Few, Not Many

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There are many renditions of the photo you see on your left. But I think this is the version that once hung on a wall in the church of my childhood. It depicts what is described in Matthew 7:13, 14.

Enter through the narrow gate. For wide is the gate and broad is the road that leads to destruction, and many enter through it. But small is the gate and narrow the road that leads to life, and only a few find it.

This is not a message that we want to hear. The New King James version of the Scriptures uses the word “difficult” to describe the road that leads to life. Commenting on this, John MacArthur writes: “Christ continually emphasized the difficulty of following Him (Matt. 10:38; 16:24-25; John15:18-19; 16:1-3; cf. Acts 14:22). Salvation is by grace alone, but it is not easy. It calls for knowledge of the truth, repentance, submission to Christ as Lord, and a willingness to obey His will and Word. Cf. Matt. 19:16-28.” (One Perfect Life, p. 150)

After I read this passage and the context around it, I happened to read a post on FACEBOOK about a man who had faked being a Christian for 19 years. He had been an evangelist and missionary. Then, finally, he “came out” and proclaimed himself an atheist. That story reminded me of a young man in my own youth group who “walked the walk and talked the talk” of a believer for many years. He led the youth group both at church and in our high school. One evening at prayer meeting he got up and confessed that he had never been a believer during those years. He had faked it in order to please his parents who were pillars of the church. Unlike the man in the post, he told the story of his true repentance, asked for forgiveness for having deceived the congregation, and requested the favour of being re-baptized, this time as a true believer.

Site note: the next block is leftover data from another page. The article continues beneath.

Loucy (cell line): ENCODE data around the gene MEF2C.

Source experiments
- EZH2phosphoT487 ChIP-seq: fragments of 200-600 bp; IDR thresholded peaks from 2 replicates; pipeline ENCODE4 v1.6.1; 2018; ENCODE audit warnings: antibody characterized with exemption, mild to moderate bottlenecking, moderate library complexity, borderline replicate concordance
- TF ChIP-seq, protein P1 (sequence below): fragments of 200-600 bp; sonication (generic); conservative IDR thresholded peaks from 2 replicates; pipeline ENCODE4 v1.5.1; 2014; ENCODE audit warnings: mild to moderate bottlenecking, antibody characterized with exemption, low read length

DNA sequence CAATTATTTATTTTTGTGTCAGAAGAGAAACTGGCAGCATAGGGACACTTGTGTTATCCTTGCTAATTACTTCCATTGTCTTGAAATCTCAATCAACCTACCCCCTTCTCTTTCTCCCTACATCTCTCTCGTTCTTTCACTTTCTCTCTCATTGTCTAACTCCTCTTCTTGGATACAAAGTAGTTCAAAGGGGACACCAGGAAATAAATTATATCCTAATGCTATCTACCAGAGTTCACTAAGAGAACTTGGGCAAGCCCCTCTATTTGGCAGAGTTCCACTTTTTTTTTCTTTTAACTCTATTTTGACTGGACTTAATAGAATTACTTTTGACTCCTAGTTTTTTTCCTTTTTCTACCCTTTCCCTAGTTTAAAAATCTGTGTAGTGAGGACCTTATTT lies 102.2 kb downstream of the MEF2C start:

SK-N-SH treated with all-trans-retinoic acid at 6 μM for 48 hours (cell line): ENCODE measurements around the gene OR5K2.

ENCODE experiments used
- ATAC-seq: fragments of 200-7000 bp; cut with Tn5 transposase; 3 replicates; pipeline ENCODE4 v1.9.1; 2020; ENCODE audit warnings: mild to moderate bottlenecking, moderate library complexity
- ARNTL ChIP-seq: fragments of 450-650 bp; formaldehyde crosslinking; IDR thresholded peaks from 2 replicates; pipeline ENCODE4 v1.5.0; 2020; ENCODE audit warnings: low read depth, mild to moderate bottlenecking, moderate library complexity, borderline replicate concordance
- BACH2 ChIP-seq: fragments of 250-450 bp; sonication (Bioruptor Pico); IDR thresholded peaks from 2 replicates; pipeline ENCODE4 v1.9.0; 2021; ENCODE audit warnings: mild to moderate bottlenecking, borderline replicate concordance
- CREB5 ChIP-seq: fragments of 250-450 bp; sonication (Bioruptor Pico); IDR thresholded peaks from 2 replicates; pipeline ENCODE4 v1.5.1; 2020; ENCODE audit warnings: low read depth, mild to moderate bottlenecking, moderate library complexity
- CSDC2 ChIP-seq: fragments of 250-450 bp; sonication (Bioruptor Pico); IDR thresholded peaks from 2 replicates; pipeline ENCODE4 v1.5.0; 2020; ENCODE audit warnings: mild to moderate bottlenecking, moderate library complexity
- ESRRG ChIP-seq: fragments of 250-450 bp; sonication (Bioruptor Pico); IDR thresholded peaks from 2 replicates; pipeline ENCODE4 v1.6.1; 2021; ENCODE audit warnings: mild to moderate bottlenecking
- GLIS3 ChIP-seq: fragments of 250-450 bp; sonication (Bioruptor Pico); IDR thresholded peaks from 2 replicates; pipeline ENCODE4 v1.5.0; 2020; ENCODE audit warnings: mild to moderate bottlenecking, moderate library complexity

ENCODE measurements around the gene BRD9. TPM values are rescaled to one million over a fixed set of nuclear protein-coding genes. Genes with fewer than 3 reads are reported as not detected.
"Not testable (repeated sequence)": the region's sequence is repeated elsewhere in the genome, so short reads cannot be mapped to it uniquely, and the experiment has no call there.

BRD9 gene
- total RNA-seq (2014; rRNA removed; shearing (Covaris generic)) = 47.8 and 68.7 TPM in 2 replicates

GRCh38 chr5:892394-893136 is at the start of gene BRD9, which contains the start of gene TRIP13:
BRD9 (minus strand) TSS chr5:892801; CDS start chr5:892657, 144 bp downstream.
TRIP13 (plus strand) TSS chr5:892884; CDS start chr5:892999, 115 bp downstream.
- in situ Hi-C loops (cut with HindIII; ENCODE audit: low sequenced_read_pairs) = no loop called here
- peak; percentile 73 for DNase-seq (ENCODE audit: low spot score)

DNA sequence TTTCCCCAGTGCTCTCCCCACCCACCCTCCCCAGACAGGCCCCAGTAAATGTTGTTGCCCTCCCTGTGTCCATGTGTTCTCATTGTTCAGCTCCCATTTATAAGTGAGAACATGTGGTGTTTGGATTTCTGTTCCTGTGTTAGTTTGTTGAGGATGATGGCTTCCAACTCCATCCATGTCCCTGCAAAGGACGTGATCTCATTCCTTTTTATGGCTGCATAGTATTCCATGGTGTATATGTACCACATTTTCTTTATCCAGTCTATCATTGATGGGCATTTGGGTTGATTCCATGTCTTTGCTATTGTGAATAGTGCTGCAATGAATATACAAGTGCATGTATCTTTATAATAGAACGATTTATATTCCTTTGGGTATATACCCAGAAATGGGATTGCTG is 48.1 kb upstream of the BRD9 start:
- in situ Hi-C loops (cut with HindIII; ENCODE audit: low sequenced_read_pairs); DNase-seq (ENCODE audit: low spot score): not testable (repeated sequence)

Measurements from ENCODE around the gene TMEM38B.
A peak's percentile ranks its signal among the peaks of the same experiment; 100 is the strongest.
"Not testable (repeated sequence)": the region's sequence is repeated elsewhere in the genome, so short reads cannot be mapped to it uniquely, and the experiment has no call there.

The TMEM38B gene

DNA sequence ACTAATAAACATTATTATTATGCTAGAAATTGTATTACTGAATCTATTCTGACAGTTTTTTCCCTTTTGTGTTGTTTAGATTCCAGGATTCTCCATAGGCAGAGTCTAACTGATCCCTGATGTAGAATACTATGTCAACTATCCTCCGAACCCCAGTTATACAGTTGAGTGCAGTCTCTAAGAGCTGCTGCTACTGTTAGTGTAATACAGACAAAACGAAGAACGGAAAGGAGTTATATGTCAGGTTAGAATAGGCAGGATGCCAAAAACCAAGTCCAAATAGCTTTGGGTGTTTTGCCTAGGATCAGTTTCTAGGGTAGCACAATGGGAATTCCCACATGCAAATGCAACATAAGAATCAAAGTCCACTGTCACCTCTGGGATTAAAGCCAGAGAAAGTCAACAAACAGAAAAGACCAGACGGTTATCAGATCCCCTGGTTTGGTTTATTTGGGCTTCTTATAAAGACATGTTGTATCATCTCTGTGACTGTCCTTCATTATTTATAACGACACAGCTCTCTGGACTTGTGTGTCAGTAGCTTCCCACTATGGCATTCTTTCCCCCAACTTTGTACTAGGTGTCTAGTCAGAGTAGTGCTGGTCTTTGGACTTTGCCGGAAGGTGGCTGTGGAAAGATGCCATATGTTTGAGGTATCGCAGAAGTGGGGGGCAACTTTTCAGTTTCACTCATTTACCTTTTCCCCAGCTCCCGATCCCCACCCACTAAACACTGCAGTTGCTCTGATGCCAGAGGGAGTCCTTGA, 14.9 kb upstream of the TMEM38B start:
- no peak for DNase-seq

These verses about how difficult it is to enter the kingdom and how few actually come through its gate lead into a warning about “false prophets” (Matthew 7:15-23). These are leaders who, for whatever reason, have “faked it.” Jesus tells his audience that eventually they will be found out. It is only a question of time before they are unable to keep up the pretense.

But the passage also says that there are others who will actually get to the end of their lives and appear before the Lord and discover that they had missed an absolutely crucial step in the process described in the quote from MacArthur. They’d built on the wrong foundation.

Many will say to me on that day, ‘Lord, Lord, did we not prophesy in your name, and in your name drive out demons and perform many miracles? Then I will tell them plainly, ‘I never knew you. Away from me, you evildoers!” (Matthew 7:22, 23). Doing good doesn't make one righteous. Then follows the parable of the wise and foolish builders which illustrates the danger of building ours lives on the wrong foundation. These people, described as “many,” are good people serving the Lord, but they had never repented of their sins and asked Christ to forgive them and indwell their lives.

There are fakes who know what they are and fakes who don’t know that they are faking it. Eventually all will be revealed. The scary truth stands out: MANY don’t enter and FEW do. There is only one entrance and no back door. The way is narrow. The entrance is shaped like a cross and that path behind it bears the shadow of that cross. There is no avoiding it.

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